How Soon After Giving Birth Can You Have Vaginoplasty?

Doctor Answers (4)

Vaginoplasty After Childbirth: How long to wait

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Waiting at least 3 months after a vaginal delivery will ensure that any stitching that was done has completely healed. It's a good idea to defer vaginoplasty until you have completed your family so that your results are not destroyed by another vaginal delivery unless you plan on having an elective cesarean in the future.


Jersey City Cosmetic Gynecologist

Vaginoplasty timing after delivery.

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The process of pregnancy has profound affects on a woman's body and these affects do not generally recede for at least six months following delivery. This is certainly influenced by nursing as well as other factors which affect a woman's hormones. I would recommend that you wait six months after you finish breast feeding to have an examination to determine if you are a candidate for a Vaginoplasty.

Paul Vitenas, Jr., MD
Houston Plastic Surgeon
5.0 out of 5 stars 40 reviews

Vaginoplasty

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The first question is, DO YOU NEED A VAGINOPLASTY

IS THIS DETERMINED BY EXAM?

ARE YOU A CANDIDATE?

WHAT IS THE PROBLEM TO BE CORRECTED?

Then one decides with you on what you want to achieve and desire.

If there were problems with or during child birth that affected the birth canal, like tears and lacerations, then a perinioplasty and repair of the vaginal opening.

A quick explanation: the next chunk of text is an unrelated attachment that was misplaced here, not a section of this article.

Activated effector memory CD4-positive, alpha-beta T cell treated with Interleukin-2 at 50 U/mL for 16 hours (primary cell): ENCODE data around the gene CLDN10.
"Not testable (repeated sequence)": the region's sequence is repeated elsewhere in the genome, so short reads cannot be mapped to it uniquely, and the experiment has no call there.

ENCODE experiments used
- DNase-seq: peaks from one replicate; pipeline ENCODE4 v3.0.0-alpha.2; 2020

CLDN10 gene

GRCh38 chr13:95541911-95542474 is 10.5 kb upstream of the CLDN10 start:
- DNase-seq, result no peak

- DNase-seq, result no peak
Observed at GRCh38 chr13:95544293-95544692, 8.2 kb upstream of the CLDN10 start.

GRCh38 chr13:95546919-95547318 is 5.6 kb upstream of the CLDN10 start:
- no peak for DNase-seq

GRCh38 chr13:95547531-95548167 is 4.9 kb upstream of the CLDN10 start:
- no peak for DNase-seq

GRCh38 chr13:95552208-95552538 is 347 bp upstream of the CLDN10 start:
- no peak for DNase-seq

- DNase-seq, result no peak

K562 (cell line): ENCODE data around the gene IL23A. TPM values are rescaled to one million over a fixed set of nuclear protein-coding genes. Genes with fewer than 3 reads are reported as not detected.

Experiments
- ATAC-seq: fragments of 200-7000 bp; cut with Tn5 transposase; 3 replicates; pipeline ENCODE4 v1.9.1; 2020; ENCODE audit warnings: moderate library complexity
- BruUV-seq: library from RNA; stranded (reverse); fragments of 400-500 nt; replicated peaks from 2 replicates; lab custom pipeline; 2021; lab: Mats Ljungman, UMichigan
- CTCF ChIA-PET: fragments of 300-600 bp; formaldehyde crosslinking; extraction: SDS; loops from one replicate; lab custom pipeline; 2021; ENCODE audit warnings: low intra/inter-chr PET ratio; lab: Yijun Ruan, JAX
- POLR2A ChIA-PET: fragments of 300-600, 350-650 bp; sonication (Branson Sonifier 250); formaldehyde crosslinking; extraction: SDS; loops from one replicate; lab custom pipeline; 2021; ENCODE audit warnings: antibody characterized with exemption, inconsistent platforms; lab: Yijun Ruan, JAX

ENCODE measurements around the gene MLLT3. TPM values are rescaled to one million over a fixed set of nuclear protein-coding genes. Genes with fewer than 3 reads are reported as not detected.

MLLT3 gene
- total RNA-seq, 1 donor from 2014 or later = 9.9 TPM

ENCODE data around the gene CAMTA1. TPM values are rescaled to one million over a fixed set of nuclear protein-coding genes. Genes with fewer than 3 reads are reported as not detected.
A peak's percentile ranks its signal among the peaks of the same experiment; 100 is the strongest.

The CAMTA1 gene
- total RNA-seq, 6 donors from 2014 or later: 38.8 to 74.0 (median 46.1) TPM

If you feel the vagina is too wide because of multiple child birth and after this delivery you want to repair things, a vaginoplasty can be done; wait 3-6 months after delivery.

Samir Shureih, MD
Baltimore Plastic Surgeon

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Timing of vaginoplasty after delivery and birth

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If the pregnancy results in a tear, repair can achieve an perineoplasty or tightening of the vaginal introitus immediately. Howevr, we generally wait at least 3-4 months afer pregancy to allow the tissues to recover from the trauma of delivery.

Otto Joseph Placik, MD
Chicago Plastic Surgeon
5.0 out of 5 stars 48 reviews

These answers are for educational purposes and should not be relied upon as a substitute for medical advice you may receive from your physician. If you have a medical emergency, please call 911. These answers do not constitute or initiate a patient/doctor relationship.